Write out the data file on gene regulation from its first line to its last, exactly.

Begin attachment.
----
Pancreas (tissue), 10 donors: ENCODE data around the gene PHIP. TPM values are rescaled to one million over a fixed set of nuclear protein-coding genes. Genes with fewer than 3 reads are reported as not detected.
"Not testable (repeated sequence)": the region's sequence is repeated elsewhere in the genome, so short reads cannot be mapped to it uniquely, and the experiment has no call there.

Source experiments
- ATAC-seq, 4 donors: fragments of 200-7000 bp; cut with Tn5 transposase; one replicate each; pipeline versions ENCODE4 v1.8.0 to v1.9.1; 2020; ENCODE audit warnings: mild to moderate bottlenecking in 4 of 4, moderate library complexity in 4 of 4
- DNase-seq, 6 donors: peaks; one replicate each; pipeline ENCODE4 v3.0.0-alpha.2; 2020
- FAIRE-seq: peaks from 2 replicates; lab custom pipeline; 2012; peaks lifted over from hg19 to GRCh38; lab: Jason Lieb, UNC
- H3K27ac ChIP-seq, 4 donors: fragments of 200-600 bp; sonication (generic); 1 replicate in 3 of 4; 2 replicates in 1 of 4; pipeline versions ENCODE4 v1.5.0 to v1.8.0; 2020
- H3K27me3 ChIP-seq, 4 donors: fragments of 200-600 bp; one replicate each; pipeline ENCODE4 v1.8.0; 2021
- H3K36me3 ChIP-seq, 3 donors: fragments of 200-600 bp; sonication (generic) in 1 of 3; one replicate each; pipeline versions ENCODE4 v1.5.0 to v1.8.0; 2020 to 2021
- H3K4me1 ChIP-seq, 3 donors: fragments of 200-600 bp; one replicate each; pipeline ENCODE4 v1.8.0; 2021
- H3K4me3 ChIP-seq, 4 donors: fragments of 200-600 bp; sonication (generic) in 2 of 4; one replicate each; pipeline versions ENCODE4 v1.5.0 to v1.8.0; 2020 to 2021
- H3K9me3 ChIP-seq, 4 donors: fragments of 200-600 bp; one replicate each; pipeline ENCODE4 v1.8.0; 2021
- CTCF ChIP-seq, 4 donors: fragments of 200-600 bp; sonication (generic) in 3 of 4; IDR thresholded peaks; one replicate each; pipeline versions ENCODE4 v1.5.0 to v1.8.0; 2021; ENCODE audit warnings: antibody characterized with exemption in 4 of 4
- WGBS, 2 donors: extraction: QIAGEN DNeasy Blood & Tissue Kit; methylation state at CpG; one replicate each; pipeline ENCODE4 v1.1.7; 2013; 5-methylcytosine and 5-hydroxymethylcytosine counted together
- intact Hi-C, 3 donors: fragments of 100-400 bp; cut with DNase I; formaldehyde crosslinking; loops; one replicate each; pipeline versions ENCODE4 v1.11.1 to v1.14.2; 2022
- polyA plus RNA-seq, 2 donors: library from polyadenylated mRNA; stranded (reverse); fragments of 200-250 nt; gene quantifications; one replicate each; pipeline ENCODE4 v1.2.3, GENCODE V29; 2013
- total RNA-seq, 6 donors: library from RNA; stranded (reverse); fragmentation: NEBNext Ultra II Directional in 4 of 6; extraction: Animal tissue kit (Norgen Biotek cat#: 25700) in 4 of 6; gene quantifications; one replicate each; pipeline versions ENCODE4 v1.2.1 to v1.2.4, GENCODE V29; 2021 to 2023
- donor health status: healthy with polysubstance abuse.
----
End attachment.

Pancreas (tissue), 10 donors: ENCODE data around the gene PHIP. TPM values are rescaled to one million over a fixed set of nuclear protein-coding genes. Genes with fewer than 3 reads are reported as not detected.
"Not testable (repeated sequence)": the region's sequence is repeated elsewhere in the genome, so short reads cannot be mapped to it uniquely, and the experiment has no call there.

Source experiments
- ATAC-seq, 4 donors: fragments of 200-7000 bp; cut with Tn5 transposase; one replicate each; pipeline versions ENCODE4 v1.8.0 to v1.9.1; 2020; ENCODE audit warnings: mild to moderate bottlenecking in 4 of 4, moderate library complexity in 4 of 4
- DNase-seq, 6 donors: peaks; one replicate each; pipeline ENCODE4 v3.0.0-alpha.2; 2020
- FAIRE-seq: peaks from 2 replicates; lab custom pipeline; 2012; peaks lifted over from hg19 to GRCh38; lab: Jason Lieb, UNC
- H3K27ac ChIP-seq, 4 donors: fragments of 200-600 bp; sonication (generic); 1 replicate in 3 of 4; 2 replicates in 1 of 4; pipeline versions ENCODE4 v1.5.0 to v1.8.0; 2020
- H3K27me3 ChIP-seq, 4 donors: fragments of 200-600 bp; one replicate each; pipeline ENCODE4 v1.8.0; 2021
- H3K36me3 ChIP-seq, 3 donors: fragments of 200-600 bp; sonication (generic) in 1 of 3; one replicate each; pipeline versions ENCODE4 v1.5.0 to v1.8.0; 2020 to 2021
- H3K4me1 ChIP-seq, 3 donors: fragments of 200-600 bp; one replicate each; pipeline ENCODE4 v1.8.0; 2021
- H3K4me3 ChIP-seq, 4 donors: fragments of 200-600 bp; sonication (generic) in 2 of 4; one replicate each; pipeline versions ENCODE4 v1.5.0 to v1.8.0; 2020 to 2021
- H3K9me3 ChIP-seq, 4 donors: fragments of 200-600 bp; one replicate each; pipeline ENCODE4 v1.8.0; 2021
- CTCF ChIP-seq, 4 donors: fragments of 200-600 bp; sonication (generic) in 3 of 4; IDR thresholded peaks; one replicate each; pipeline versions ENCODE4 v1.5.0 to v1.8.0; 2021; ENCODE audit warnings: antibody characterized with exemption in 4 of 4
- WGBS, 2 donors: extraction: QIAGEN DNeasy Blood & Tissue Kit; methylation state at CpG; one replicate each; pipeline ENCODE4 v1.1.7; 2013; 5-methylcytosine and 5-hydroxymethylcytosine counted together
- intact Hi-C, 3 donors: fragments of 100-400 bp; cut with DNase I; formaldehyde crosslinking; loops; one replicate each; pipeline versions ENCODE4 v1.11.1 to v1.14.2; 2022
- polyA plus RNA-seq, 2 donors: library from polyadenylated mRNA; stranded (reverse); fragments of 200-250 nt; gene quantifications; one replicate each; pipeline ENCODE4 v1.2.3, GENCODE V29; 2013
- total RNA-seq, 6 donors: library from RNA; stranded (reverse); fragmentation: NEBNext Ultra II Directional in 4 of 6; extraction: Animal tissue kit (Norgen Biotek cat#: 25700) in 4 of 6; gene quantifications; one replicate each; pipeline versions ENCODE4 v1.2.1 to v1.2.4, GENCODE V29; 2021 to 2023
- donor health status: healthy with polysubstance abuse.